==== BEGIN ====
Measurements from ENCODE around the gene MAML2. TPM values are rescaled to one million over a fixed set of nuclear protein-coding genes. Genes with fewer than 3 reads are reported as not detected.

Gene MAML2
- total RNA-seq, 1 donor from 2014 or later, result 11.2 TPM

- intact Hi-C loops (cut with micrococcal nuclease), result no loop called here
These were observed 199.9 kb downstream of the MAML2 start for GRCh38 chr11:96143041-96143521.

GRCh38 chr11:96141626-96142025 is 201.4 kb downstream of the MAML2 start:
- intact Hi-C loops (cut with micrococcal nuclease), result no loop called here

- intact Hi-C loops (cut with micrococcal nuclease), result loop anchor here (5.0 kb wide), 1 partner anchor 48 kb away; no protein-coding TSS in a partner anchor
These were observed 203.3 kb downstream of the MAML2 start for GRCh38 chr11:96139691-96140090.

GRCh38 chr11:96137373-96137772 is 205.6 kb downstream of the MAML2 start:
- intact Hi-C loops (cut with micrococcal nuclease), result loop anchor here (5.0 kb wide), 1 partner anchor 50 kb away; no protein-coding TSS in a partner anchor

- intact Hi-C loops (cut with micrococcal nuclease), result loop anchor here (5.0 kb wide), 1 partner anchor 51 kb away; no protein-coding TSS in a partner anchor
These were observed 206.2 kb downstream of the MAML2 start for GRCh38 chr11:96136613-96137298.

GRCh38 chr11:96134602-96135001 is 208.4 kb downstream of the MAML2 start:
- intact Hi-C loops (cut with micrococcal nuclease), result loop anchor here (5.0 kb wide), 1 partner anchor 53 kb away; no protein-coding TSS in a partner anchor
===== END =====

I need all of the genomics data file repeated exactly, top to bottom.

Measurements from ENCODE around the gene MAML2. TPM values are rescaled to one million over a fixed set of nuclear protein-coding genes. Genes with fewer than 3 reads are reported as not detected.

Gene MAML2
- total RNA-seq, 1 donor from 2014 or later, result 11.2 TPM

- intact Hi-C loops (cut with micrococcal nuclease), result no loop called here
These were observed 199.9 kb downstream of the MAML2 start for GRCh38 chr11:96143041-96143521.

GRCh38 chr11:96141626-96142025 is 201.4 kb downstream of the MAML2 start:
- intact Hi-C loops (cut with micrococcal nuclease), result no loop called here

- intact Hi-C loops (cut with micrococcal nuclease), result loop anchor here (5.0 kb wide), 1 partner anchor 48 kb away; no protein-coding TSS in a partner anchor
These were observed 203.3 kb downstream of the MAML2 start for GRCh38 chr11:96139691-96140090.

GRCh38 chr11:96137373-96137772 is 205.6 kb downstream of the MAML2 start:
- intact Hi-C loops (cut with micrococcal nuclease), result loop anchor here (5.0 kb wide), 1 partner anchor 50 kb away; no protein-coding TSS in a partner anchor

- intact Hi-C loops (cut with micrococcal nuclease), result loop anchor here (5.0 kb wide), 1 partner anchor 51 kb away; no protein-coding TSS in a partner anchor
These were observed 206.2 kb downstream of the MAML2 start for GRCh38 chr11:96136613-96137298.

GRCh38 chr11:96134602-96135001 is 208.4 kb downstream of the MAML2 start:
- intact Hi-C loops (cut with micrococcal nuclease), result loop anchor here (5.0 kb wide), 1 partner anchor 53 kb away; no protein-coding TSS in a partner anchor